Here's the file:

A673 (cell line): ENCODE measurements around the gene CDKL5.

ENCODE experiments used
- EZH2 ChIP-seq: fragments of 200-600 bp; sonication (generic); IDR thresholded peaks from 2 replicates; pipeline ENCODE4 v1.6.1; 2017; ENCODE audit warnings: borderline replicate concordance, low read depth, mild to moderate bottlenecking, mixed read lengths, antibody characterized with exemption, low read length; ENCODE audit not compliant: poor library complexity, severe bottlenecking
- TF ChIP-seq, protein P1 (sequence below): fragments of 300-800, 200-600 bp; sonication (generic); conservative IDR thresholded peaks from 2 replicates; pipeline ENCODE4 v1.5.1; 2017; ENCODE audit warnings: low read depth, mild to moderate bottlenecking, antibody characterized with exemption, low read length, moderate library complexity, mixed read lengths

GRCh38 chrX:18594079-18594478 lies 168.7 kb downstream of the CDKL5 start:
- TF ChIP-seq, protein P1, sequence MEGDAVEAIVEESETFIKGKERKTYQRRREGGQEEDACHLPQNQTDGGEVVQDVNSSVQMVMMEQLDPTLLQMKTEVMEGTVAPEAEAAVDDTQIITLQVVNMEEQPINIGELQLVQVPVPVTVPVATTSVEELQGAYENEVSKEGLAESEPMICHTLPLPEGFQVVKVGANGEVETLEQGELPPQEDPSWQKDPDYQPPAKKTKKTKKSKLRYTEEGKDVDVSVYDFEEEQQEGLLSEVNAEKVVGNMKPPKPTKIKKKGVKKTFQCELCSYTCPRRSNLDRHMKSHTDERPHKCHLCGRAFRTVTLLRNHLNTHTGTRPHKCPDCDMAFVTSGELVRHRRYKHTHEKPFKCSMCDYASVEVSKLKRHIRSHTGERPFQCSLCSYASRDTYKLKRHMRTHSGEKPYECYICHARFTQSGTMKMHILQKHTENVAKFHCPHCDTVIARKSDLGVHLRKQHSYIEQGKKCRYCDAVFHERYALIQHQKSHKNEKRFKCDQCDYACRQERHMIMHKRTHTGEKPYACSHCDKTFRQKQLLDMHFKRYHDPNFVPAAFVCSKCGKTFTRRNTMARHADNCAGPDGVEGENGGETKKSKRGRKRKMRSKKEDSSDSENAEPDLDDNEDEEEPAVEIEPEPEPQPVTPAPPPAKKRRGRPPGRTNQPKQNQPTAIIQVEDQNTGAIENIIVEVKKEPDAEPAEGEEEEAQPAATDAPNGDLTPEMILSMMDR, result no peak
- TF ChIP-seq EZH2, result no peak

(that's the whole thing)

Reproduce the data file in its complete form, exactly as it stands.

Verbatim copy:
A673 (cell line): ENCODE measurements around the gene CDKL5.

ENCODE experiments used
- EZH2 ChIP-seq: fragments of 200-600 bp; sonication (generic); IDR thresholded peaks from 2 replicates; pipeline ENCODE4 v1.6.1; 2017; ENCODE audit warnings: borderline replicate concordance, low read depth, mild to moderate bottlenecking, mixed read lengths, antibody characterized with exemption, low read length; ENCODE audit not compliant: poor library complexity, severe bottlenecking
- TF ChIP-seq, protein P1 (sequence below): fragments of 300-800, 200-600 bp; sonication (generic); conservative IDR thresholded peaks from 2 replicates; pipeline ENCODE4 v1.5.1; 2017; ENCODE audit warnings: low read depth, mild to moderate bottlenecking, antibody characterized with exemption, low read length, moderate library complexity, mixed read lengths

GRCh38 chrX:18594079-18594478 lies 168.7 kb downstream of the CDKL5 start:
- TF ChIP-seq, protein P1, sequence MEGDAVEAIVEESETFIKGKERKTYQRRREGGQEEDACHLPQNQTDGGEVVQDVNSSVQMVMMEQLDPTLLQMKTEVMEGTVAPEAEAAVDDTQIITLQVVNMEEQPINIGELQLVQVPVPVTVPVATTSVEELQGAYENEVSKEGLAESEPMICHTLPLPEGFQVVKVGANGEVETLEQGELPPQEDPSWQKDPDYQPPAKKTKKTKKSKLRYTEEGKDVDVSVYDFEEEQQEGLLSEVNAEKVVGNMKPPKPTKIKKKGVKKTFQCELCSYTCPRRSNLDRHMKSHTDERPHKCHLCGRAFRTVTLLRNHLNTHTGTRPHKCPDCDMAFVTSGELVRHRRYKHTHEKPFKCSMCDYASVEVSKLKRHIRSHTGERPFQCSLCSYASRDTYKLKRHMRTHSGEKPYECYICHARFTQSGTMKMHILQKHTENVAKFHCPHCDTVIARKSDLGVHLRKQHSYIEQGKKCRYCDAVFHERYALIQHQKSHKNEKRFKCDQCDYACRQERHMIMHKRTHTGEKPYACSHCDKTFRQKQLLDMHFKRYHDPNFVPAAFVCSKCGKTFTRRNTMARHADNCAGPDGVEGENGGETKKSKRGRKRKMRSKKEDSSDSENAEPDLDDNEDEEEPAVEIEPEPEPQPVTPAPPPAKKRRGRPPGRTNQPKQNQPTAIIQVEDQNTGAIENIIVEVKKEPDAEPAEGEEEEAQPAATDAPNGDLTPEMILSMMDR, result no peak
- TF ChIP-seq EZH2, result no peak